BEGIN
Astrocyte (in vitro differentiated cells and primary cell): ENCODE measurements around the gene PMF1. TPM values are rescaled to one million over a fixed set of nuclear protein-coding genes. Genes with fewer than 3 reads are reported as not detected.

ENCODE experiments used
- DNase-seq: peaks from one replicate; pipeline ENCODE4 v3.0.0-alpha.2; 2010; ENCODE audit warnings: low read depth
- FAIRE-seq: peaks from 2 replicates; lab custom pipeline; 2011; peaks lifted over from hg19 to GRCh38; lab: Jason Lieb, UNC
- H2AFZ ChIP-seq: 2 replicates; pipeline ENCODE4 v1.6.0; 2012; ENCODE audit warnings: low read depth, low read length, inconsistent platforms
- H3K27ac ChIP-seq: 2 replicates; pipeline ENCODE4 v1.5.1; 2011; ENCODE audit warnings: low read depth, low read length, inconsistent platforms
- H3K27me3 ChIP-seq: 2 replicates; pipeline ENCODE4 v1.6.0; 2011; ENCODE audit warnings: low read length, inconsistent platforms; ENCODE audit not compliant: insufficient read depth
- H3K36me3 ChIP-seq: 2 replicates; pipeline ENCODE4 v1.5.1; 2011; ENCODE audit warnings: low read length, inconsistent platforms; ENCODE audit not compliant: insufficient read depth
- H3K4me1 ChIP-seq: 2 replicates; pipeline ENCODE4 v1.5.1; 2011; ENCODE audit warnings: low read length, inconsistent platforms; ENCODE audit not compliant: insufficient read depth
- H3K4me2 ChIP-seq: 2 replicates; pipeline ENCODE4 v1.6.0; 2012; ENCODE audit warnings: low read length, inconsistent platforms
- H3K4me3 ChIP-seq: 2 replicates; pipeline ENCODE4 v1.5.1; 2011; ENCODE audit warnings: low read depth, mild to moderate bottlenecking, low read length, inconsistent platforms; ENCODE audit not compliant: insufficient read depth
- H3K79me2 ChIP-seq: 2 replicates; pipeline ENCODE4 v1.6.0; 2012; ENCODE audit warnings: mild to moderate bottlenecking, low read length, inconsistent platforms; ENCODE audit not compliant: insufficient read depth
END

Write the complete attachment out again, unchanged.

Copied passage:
Astrocyte (in vitro differentiated cells and primary cell): ENCODE measurements around the gene PMF1. TPM values are rescaled to one million over a fixed set of nuclear protein-coding genes. Genes with fewer than 3 reads are reported as not detected.

ENCODE experiments used
- DNase-seq: peaks from one replicate; pipeline ENCODE4 v3.0.0-alpha.2; 2010; ENCODE audit warnings: low read depth
- FAIRE-seq: peaks from 2 replicates; lab custom pipeline; 2011; peaks lifted over from hg19 to GRCh38; lab: Jason Lieb, UNC
- H2AFZ ChIP-seq: 2 replicates; pipeline ENCODE4 v1.6.0; 2012; ENCODE audit warnings: low read depth, low read length, inconsistent platforms
- H3K27ac ChIP-seq: 2 replicates; pipeline ENCODE4 v1.5.1; 2011; ENCODE audit warnings: low read depth, low read length, inconsistent platforms
- H3K27me3 ChIP-seq: 2 replicates; pipeline ENCODE4 v1.6.0; 2011; ENCODE audit warnings: low read length, inconsistent platforms; ENCODE audit not compliant: insufficient read depth
- H3K36me3 ChIP-seq: 2 replicates; pipeline ENCODE4 v1.5.1; 2011; ENCODE audit warnings: low read length, inconsistent platforms; ENCODE audit not compliant: insufficient read depth
- H3K4me1 ChIP-seq: 2 replicates; pipeline ENCODE4 v1.5.1; 2011; ENCODE audit warnings: low read length, inconsistent platforms; ENCODE audit not compliant: insufficient read depth
- H3K4me2 ChIP-seq: 2 replicates; pipeline ENCODE4 v1.6.0; 2012; ENCODE audit warnings: low read length, inconsistent platforms
- H3K4me3 ChIP-seq: 2 replicates; pipeline ENCODE4 v1.5.1; 2011; ENCODE audit warnings: low read depth, mild to moderate bottlenecking, low read length, inconsistent platforms; ENCODE audit not compliant: insufficient read depth
- H3K79me2 ChIP-seq: 2 replicates; pipeline ENCODE4 v1.6.0; 2012; ENCODE audit warnings: mild to moderate bottlenecking, low read length, inconsistent platforms; ENCODE audit not compliant: insufficient read depth